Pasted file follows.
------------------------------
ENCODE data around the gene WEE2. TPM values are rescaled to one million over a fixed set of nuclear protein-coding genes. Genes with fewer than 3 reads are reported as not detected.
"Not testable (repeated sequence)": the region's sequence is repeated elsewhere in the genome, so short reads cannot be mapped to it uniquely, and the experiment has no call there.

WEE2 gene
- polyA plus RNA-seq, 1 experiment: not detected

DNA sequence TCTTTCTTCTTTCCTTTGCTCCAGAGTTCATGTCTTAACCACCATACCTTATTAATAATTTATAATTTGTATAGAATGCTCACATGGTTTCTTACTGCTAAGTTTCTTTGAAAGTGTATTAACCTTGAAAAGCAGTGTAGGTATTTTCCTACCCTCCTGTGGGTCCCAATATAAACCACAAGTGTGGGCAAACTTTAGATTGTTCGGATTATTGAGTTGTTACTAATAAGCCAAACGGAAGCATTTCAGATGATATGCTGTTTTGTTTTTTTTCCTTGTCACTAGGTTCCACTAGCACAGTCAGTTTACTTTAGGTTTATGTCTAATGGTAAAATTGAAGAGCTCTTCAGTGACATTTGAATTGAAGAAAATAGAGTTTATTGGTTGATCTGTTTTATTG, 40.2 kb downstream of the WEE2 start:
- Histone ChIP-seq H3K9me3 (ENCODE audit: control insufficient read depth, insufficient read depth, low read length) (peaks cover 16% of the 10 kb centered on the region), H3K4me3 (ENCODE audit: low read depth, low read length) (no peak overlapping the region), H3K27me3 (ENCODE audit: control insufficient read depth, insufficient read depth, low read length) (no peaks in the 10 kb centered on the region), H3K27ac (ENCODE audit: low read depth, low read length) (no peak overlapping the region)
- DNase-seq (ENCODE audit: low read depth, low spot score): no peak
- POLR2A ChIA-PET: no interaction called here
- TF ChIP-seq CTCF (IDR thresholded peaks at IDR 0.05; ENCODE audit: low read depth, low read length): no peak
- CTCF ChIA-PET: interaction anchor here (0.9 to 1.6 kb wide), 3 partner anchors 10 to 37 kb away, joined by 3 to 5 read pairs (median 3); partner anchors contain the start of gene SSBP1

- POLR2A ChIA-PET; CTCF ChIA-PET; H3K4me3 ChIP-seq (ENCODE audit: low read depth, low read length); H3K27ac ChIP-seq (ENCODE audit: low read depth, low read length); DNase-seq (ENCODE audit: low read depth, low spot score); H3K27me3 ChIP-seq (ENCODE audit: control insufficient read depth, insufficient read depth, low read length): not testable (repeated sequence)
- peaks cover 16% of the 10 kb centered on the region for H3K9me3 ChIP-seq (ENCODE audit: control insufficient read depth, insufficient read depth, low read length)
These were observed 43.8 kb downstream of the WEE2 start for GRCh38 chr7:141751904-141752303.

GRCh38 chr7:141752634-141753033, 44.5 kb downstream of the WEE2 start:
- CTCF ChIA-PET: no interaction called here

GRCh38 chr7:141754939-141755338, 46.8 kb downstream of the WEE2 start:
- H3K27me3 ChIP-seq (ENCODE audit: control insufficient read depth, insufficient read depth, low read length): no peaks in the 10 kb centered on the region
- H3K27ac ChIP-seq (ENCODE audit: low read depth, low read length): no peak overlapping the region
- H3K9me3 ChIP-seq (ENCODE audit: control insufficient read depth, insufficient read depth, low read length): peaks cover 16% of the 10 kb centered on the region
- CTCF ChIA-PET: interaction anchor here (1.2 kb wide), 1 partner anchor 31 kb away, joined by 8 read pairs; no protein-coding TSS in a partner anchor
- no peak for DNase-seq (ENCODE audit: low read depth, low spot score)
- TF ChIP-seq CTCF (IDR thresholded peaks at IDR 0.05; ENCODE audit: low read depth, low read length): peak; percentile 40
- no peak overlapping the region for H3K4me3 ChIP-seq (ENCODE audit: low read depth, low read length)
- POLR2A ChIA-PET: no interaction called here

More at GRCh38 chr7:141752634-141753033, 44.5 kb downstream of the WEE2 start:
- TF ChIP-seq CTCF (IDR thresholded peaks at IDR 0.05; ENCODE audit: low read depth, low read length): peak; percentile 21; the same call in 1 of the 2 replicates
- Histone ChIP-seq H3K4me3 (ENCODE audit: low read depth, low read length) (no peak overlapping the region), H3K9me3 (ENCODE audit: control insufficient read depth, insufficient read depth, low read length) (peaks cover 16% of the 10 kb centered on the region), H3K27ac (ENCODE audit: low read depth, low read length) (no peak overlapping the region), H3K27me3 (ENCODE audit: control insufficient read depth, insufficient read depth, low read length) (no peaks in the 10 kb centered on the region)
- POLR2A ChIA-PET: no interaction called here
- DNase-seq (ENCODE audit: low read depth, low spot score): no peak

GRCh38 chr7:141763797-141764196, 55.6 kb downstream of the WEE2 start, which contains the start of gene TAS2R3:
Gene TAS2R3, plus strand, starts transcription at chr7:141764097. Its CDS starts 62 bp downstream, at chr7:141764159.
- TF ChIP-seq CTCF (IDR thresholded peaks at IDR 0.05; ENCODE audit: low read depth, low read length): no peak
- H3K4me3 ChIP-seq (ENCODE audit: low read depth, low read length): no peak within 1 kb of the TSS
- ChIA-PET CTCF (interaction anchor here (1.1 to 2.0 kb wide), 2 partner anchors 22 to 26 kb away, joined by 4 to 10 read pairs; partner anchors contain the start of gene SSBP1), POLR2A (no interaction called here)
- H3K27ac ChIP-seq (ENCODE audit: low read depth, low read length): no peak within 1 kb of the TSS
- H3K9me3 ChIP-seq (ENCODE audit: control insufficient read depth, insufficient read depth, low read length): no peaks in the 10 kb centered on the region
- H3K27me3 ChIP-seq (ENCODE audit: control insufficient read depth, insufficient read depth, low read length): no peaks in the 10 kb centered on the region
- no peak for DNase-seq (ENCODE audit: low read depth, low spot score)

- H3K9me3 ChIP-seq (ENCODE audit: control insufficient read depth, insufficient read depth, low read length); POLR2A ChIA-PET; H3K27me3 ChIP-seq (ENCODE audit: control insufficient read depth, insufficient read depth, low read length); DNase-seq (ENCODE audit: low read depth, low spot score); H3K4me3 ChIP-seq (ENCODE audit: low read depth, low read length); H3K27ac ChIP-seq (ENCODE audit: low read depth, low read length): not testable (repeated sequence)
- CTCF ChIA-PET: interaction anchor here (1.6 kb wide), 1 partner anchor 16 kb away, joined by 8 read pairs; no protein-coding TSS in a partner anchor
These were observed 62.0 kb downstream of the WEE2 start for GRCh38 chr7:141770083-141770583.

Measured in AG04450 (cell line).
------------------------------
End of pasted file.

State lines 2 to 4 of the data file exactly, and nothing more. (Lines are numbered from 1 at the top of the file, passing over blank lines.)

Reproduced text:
"Not testable (repeated sequence)": the region's sequence is repeated elsewhere in the genome, so short reads cannot be mapped to it uniquely, and the experiment has no call there.

WEE2 gene
- polyA plus RNA-seq, 1 experiment: not detected